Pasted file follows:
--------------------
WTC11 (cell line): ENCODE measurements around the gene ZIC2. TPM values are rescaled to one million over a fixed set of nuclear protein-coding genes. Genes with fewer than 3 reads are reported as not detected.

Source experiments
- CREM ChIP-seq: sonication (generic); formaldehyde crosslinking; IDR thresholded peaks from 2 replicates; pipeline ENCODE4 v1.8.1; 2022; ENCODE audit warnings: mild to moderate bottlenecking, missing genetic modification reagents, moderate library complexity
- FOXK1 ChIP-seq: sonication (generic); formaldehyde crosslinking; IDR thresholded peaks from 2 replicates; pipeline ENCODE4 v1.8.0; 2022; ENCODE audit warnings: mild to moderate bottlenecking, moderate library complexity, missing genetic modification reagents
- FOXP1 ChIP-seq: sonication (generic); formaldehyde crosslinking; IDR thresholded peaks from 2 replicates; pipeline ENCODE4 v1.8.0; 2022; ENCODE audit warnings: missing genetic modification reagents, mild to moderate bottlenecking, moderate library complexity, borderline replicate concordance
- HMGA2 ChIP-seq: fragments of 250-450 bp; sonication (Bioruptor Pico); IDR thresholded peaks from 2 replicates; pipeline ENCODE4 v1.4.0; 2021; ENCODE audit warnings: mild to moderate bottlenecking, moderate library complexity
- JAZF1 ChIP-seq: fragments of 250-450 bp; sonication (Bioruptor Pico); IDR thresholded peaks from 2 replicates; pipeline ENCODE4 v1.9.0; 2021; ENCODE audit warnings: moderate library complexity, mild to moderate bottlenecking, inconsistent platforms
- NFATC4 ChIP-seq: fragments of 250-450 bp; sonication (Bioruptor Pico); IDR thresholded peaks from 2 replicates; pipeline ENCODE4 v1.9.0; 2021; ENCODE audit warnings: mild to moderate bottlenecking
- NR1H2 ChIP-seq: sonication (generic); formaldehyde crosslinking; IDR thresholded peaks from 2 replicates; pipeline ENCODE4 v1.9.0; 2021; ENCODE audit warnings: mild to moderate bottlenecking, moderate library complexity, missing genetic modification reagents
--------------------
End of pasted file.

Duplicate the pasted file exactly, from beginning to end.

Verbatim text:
WTC11 (cell line): ENCODE measurements around the gene ZIC2. TPM values are rescaled to one million over a fixed set of nuclear protein-coding genes. Genes with fewer than 3 reads are reported as not detected.

Source experiments
- CREM ChIP-seq: sonication (generic); formaldehyde crosslinking; IDR thresholded peaks from 2 replicates; pipeline ENCODE4 v1.8.1; 2022; ENCODE audit warnings: mild to moderate bottlenecking, missing genetic modification reagents, moderate library complexity
- FOXK1 ChIP-seq: sonication (generic); formaldehyde crosslinking; IDR thresholded peaks from 2 replicates; pipeline ENCODE4 v1.8.0; 2022; ENCODE audit warnings: mild to moderate bottlenecking, moderate library complexity, missing genetic modification reagents
- FOXP1 ChIP-seq: sonication (generic); formaldehyde crosslinking; IDR thresholded peaks from 2 replicates; pipeline ENCODE4 v1.8.0; 2022; ENCODE audit warnings: missing genetic modification reagents, mild to moderate bottlenecking, moderate library complexity, borderline replicate concordance
- HMGA2 ChIP-seq: fragments of 250-450 bp; sonication (Bioruptor Pico); IDR thresholded peaks from 2 replicates; pipeline ENCODE4 v1.4.0; 2021; ENCODE audit warnings: mild to moderate bottlenecking, moderate library complexity
- JAZF1 ChIP-seq: fragments of 250-450 bp; sonication (Bioruptor Pico); IDR thresholded peaks from 2 replicates; pipeline ENCODE4 v1.9.0; 2021; ENCODE audit warnings: moderate library complexity, mild to moderate bottlenecking, inconsistent platforms
- NFATC4 ChIP-seq: fragments of 250-450 bp; sonication (Bioruptor Pico); IDR thresholded peaks from 2 replicates; pipeline ENCODE4 v1.9.0; 2021; ENCODE audit warnings: mild to moderate bottlenecking
- NR1H2 ChIP-seq: sonication (generic); formaldehyde crosslinking; IDR thresholded peaks from 2 replicates; pipeline ENCODE4 v1.9.0; 2021; ENCODE audit warnings: mild to moderate bottlenecking, moderate library complexity, missing genetic modification reagents